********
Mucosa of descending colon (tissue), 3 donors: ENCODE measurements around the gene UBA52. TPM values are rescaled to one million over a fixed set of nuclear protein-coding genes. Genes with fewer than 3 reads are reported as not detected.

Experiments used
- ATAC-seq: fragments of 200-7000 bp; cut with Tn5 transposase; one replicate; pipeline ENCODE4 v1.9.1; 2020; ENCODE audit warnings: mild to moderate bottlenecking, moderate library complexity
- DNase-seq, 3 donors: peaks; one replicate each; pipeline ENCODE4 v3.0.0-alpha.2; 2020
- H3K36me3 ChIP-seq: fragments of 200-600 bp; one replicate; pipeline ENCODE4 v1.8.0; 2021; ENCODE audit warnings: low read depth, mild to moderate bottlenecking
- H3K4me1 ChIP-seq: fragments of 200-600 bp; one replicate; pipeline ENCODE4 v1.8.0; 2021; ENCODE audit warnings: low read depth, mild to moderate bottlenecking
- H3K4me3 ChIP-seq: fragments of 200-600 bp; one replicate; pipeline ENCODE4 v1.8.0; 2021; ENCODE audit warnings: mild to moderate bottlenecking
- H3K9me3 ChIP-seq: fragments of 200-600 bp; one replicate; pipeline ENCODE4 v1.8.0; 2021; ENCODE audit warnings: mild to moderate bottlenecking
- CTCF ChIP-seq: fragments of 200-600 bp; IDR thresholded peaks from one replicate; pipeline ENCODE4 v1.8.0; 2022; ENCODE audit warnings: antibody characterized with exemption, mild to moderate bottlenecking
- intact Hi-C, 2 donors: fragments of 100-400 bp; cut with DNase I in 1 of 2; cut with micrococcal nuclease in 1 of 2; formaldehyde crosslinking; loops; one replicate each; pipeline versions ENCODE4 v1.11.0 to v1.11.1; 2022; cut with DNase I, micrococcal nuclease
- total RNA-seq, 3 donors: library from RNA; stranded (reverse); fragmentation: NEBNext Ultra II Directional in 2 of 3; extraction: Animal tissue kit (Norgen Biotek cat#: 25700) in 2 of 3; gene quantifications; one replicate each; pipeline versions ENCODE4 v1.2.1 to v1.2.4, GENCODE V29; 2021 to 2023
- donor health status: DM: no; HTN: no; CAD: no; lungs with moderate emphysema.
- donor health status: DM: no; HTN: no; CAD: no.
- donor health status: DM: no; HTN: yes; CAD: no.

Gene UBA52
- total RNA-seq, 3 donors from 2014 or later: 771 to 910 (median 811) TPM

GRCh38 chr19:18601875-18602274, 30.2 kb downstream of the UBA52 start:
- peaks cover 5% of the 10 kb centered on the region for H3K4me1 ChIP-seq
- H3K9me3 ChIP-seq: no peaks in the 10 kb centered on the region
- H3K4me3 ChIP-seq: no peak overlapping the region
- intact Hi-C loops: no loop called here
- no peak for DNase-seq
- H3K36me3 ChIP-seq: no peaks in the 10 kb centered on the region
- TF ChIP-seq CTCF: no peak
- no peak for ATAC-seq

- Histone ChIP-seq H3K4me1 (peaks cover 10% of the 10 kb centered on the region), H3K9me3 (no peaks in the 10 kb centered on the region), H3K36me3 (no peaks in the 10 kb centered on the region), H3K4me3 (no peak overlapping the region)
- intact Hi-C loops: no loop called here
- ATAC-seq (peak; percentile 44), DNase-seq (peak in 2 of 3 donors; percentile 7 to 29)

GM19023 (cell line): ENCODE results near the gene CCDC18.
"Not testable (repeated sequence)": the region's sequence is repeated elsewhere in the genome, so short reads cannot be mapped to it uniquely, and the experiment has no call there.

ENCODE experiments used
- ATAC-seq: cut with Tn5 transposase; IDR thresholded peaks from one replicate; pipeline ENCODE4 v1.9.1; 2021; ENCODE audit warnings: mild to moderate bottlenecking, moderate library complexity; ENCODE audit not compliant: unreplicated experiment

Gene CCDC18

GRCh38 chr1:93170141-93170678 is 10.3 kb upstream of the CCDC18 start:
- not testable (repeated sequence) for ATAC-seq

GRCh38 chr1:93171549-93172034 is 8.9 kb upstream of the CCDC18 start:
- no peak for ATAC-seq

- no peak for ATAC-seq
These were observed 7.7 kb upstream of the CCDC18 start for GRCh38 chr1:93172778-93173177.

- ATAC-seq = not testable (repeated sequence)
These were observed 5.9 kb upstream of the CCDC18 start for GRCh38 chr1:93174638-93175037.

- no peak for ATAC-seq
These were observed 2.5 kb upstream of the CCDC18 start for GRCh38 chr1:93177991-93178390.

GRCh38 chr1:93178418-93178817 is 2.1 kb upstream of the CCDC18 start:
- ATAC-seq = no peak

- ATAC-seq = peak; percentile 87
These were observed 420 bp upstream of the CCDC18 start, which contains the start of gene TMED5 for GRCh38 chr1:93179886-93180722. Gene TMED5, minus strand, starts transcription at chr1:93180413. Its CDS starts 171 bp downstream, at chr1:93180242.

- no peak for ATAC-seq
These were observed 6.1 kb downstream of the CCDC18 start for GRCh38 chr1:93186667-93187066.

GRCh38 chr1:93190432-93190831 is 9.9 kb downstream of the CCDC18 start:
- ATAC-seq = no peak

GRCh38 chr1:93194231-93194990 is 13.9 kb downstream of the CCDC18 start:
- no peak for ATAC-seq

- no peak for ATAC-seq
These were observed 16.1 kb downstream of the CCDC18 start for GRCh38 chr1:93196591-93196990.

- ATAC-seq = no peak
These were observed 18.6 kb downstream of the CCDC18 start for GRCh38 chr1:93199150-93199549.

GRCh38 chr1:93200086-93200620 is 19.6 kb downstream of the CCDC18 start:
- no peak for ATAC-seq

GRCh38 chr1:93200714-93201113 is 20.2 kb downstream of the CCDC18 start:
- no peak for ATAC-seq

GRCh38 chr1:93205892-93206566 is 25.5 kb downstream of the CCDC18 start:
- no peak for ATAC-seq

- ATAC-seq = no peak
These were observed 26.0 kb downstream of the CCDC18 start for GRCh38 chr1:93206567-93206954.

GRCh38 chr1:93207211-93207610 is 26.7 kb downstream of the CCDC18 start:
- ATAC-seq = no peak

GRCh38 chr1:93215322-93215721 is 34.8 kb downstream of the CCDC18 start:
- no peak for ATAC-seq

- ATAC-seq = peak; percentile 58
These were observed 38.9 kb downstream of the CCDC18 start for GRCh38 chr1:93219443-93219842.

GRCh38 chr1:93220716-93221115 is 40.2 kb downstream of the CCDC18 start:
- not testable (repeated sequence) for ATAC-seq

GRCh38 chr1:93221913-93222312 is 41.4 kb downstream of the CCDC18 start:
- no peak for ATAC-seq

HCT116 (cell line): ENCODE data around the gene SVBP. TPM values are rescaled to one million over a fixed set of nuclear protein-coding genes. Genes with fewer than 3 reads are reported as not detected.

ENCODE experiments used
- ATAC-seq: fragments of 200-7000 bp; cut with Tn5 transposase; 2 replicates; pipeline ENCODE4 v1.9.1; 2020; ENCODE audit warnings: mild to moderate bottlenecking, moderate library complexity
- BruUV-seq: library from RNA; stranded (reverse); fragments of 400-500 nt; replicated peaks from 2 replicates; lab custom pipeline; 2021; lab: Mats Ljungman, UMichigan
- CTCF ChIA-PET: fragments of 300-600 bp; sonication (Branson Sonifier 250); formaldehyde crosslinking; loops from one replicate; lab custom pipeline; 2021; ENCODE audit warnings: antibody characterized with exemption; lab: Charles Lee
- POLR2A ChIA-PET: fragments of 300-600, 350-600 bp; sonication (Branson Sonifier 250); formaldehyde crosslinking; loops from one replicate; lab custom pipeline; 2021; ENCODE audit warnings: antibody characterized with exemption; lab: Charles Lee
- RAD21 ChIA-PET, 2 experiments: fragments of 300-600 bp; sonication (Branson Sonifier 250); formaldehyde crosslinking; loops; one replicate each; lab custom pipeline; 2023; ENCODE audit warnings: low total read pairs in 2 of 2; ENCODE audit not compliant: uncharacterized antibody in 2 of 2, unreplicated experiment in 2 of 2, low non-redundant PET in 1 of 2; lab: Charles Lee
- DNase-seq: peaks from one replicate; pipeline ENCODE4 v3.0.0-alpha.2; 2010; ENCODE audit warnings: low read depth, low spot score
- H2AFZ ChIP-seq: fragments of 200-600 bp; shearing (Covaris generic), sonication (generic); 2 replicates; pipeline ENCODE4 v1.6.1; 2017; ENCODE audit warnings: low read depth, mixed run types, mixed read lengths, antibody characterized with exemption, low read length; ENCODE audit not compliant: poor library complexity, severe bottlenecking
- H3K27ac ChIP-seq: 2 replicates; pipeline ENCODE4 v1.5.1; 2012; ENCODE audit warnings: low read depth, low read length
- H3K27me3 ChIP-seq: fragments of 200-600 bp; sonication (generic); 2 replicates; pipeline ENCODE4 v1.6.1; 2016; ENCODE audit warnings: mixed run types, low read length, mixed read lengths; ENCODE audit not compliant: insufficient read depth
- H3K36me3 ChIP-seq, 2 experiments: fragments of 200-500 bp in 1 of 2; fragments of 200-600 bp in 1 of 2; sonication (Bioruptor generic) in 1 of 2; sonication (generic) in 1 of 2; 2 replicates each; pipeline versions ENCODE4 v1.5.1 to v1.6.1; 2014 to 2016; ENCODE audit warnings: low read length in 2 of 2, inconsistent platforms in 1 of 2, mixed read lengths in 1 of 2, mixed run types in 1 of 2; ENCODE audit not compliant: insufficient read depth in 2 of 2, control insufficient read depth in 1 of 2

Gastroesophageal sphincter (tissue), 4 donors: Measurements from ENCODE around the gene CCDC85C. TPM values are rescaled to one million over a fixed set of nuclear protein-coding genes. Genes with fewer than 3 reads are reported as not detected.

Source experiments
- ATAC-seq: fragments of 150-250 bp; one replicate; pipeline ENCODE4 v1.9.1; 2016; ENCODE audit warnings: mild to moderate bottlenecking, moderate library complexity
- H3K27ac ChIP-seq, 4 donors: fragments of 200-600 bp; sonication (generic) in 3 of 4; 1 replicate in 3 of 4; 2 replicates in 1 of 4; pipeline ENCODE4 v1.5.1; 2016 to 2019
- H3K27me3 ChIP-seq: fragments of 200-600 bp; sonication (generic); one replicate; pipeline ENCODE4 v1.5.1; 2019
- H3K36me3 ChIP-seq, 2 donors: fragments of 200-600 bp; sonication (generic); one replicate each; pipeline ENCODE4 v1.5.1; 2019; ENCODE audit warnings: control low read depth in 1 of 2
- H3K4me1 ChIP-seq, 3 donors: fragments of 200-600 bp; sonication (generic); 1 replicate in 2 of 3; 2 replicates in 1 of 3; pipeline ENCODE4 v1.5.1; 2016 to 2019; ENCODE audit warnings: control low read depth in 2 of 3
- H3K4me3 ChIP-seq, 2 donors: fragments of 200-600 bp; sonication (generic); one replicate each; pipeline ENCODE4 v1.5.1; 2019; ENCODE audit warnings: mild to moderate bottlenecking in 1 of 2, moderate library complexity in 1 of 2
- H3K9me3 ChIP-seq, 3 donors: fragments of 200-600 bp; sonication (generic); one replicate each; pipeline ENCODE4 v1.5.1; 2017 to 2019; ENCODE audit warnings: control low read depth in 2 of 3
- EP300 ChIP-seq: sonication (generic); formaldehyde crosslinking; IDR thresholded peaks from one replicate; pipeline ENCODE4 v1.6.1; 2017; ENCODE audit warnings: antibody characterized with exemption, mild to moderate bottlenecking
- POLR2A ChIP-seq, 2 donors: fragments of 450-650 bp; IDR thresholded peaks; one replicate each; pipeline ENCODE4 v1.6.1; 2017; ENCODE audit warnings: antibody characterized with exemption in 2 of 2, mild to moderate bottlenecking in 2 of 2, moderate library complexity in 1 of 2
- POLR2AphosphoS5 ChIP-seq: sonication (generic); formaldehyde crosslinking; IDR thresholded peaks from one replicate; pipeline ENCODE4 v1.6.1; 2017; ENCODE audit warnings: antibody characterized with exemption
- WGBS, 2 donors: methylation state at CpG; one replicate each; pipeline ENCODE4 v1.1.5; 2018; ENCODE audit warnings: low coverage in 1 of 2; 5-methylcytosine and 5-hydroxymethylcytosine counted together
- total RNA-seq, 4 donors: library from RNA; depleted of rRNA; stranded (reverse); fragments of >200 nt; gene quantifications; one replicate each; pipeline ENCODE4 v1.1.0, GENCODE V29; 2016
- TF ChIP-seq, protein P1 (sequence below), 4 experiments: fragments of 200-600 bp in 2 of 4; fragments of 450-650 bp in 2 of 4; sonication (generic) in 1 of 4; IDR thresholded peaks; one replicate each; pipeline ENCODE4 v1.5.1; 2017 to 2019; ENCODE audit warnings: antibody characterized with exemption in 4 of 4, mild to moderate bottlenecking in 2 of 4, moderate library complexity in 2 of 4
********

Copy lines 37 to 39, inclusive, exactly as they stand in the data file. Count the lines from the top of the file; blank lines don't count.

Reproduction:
- no peak for ATAC-seq

- no peak for ATAC-seq
These were observed 7.7 kb upstream of the CCDC18 start for GRCh38 chr1:93172778-93173177.